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About The Fort Peck press. [volume] (Fort Peck (Wheeler), Mont.) 1934-193?
Fort Peck (Wheeler), Mont. (1934-193?)
- The Fort Peck press. [volume] : (Fort Peck (Wheeler), Mont.) 1934-193?
- Place of publication:
- Fort Peck (Wheeler), Mont.
- Geographic coverage:
- M.D. Eastly
- Dates of publication:
- Vol. 1, no. 1 (Aug. 2, 1934)-
- sn 85053004
- Preceding Titles:
- View complete holdings information
- First Issue Last Issue
The Fort Peck Press
The Fort Peck Press was a four-page weekly newspaper started in Wheeler, Montana, by Merton D. Eastly in 1934. Eastly was a seasoned newspaperman and printer, having started as a printer's apprentice in 1888. Before arriving in Wheeler, Eastly ran three other Montana papers between 1930 and 1934: The Hogeland Herald, The Turner Big Flat News, and The Chinook News. Eastly sold his lease on the paper on April 20, 1936. Verne T. Hovey became editor, manager, publisher, and proprietor of the Press in March 1936 and left the position a month later. Taking his place was Jerry R. Reinertson, the former publisher of The Fort Peck Independent. Reinertson merged the Independent with the Press in July 1936. This new publisher delegated the editorship to Harry W. Sankey. Sankey was only credited as editor until June 1936 and did not appear anywhere in the paper after that time. Reinertson left the paper in February 1937. Three individuals assumed the position of publisher after Reinertson: J.R. Howell, J.A. Wilson, and H.J. Hubert. Wilson left in March and Howell left a month later.
The work opportunities at the Fort Peck Dam, a Public Works Administration project, drew thousands of people to the Fort Peck area during the Great Depression. An assortment of boomtowns flourished around the site, and The Fort Peck Press covered the news in many of these communities. In addition to general news, the paper covered most of the Fort Peck Dam construction. Front pages carried enthusiastic headlines heralding each new step in the dam building process. For example, the front page of the September 26, 1935 issue highlighted the major achievement of driving steel sheet piling 161 feet into the ground to form the dam's two-mile cutoff wall. Another 1935 headline described the soundscape of the project vividly, saying that "The Concrete Mixers Roar Like a Den of Angry Lions."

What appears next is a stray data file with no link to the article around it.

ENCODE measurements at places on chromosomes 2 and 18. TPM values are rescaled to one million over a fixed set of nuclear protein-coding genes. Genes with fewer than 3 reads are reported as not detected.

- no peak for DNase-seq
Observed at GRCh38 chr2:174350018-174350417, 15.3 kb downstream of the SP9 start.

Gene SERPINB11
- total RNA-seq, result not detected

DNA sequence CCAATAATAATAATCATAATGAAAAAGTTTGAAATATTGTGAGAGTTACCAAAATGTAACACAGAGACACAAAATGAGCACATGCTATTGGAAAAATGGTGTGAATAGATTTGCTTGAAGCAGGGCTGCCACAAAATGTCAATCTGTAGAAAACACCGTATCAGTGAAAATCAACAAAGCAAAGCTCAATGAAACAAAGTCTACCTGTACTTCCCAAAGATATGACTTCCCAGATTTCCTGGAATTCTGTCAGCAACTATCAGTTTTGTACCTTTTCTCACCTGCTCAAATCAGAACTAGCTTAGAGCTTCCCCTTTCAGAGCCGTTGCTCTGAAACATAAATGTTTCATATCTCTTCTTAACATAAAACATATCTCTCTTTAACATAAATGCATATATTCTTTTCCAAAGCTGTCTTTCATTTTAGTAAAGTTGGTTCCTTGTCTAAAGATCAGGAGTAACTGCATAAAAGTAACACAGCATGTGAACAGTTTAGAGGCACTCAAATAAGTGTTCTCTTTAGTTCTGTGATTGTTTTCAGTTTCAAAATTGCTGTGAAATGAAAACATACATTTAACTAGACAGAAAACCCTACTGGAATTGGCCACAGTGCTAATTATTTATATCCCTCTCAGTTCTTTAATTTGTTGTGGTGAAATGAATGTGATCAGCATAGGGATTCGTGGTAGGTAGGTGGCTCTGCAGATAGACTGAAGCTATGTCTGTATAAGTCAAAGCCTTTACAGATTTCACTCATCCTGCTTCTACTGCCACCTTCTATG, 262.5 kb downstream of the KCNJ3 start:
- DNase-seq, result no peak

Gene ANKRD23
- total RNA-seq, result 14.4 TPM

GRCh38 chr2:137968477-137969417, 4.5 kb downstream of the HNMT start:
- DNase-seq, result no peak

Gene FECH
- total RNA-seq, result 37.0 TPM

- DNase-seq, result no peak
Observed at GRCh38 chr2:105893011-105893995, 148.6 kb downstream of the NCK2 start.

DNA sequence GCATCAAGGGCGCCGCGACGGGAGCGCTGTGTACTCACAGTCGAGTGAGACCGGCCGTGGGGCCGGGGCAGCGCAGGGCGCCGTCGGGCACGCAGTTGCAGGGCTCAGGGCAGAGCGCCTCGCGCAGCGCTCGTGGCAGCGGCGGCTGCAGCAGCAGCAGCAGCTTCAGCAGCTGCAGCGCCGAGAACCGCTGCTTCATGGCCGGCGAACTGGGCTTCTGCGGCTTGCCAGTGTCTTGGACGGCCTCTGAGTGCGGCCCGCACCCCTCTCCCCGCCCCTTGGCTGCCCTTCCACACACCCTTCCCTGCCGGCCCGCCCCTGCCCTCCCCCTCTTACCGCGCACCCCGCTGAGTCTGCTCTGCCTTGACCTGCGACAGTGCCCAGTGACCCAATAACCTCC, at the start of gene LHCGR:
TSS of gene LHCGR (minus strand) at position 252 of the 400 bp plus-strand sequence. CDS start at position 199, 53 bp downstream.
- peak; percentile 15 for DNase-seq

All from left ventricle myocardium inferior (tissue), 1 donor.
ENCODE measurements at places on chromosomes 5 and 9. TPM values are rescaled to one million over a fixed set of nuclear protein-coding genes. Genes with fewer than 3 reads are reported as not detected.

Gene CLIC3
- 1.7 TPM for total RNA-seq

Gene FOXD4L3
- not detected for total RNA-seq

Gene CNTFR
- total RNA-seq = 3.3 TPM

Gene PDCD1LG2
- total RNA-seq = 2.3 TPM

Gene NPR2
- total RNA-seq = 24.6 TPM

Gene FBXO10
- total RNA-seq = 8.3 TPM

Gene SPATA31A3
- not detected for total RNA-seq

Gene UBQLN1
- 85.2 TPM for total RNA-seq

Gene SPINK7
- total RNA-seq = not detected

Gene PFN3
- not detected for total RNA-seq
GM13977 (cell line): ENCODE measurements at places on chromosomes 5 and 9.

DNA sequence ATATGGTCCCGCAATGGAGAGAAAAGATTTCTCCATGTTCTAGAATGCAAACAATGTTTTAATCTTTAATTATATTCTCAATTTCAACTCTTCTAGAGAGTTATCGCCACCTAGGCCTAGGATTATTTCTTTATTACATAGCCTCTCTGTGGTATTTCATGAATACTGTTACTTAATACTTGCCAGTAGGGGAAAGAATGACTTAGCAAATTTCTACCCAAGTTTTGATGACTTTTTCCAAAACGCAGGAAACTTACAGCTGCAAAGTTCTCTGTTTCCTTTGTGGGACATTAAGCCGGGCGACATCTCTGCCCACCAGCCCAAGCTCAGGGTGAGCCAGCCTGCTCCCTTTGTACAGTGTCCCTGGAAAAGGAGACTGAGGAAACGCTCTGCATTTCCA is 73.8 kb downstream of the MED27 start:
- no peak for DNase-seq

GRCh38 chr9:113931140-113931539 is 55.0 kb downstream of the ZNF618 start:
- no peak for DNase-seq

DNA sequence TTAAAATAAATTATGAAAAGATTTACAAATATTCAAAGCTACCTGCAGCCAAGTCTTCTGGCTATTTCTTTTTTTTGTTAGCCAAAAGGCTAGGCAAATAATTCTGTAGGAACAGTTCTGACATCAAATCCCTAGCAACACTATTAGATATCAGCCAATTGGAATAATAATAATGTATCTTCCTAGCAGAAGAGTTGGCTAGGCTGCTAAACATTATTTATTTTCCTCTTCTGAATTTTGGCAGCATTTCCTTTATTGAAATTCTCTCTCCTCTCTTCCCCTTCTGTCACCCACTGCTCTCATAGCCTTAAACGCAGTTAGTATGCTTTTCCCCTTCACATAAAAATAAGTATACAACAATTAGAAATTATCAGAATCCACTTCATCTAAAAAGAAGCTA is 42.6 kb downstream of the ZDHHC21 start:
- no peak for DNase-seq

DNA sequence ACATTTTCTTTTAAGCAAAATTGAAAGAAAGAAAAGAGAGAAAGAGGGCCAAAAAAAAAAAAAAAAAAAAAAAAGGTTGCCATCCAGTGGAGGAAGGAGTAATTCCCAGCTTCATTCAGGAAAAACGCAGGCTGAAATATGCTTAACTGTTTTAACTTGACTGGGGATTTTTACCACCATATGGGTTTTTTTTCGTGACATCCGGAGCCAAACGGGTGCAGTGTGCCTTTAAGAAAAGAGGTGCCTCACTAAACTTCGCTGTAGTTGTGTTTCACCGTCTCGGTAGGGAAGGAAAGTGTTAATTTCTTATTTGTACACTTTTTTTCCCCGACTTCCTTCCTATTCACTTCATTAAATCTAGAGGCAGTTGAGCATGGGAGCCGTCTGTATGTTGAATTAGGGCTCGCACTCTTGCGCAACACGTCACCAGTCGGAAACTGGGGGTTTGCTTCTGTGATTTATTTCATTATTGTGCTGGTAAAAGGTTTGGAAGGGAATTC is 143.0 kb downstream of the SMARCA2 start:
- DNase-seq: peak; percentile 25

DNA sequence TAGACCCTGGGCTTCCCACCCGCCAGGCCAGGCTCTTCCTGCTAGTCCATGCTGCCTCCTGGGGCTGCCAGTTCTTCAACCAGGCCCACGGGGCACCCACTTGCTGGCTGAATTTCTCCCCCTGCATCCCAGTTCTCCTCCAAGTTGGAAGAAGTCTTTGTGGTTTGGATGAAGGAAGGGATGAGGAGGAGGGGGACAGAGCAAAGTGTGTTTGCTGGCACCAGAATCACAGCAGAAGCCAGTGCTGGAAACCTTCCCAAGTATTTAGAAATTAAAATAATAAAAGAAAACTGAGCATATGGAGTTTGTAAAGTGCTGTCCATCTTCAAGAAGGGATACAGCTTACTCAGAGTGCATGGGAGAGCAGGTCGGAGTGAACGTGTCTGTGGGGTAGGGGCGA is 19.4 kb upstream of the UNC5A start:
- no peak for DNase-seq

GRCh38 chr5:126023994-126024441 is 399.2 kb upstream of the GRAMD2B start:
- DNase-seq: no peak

The paper's political leanings were evident in its glowing praise of President Franklin D. Roosevelt. The first issue, published August 2, 1934, greeted President Roosevelt ahead of his visit to the site, welcoming him to stay "as long as possible." The August 9, 1934 issue gave a breathless account of the President's address there: "He said he was well pleased with the progress and the character of the work being done on the Ft. Peck project here and he was sure the War department at Washington would be pleased too..."
A May 27, 1937 ad encouraged readers to "Move to Wheeler! The Permanent Town!"; However, the town, like the paper, was headed toward the end of its existence as jobs dried up.
Provided by: Montana Historical Society; Helena, MT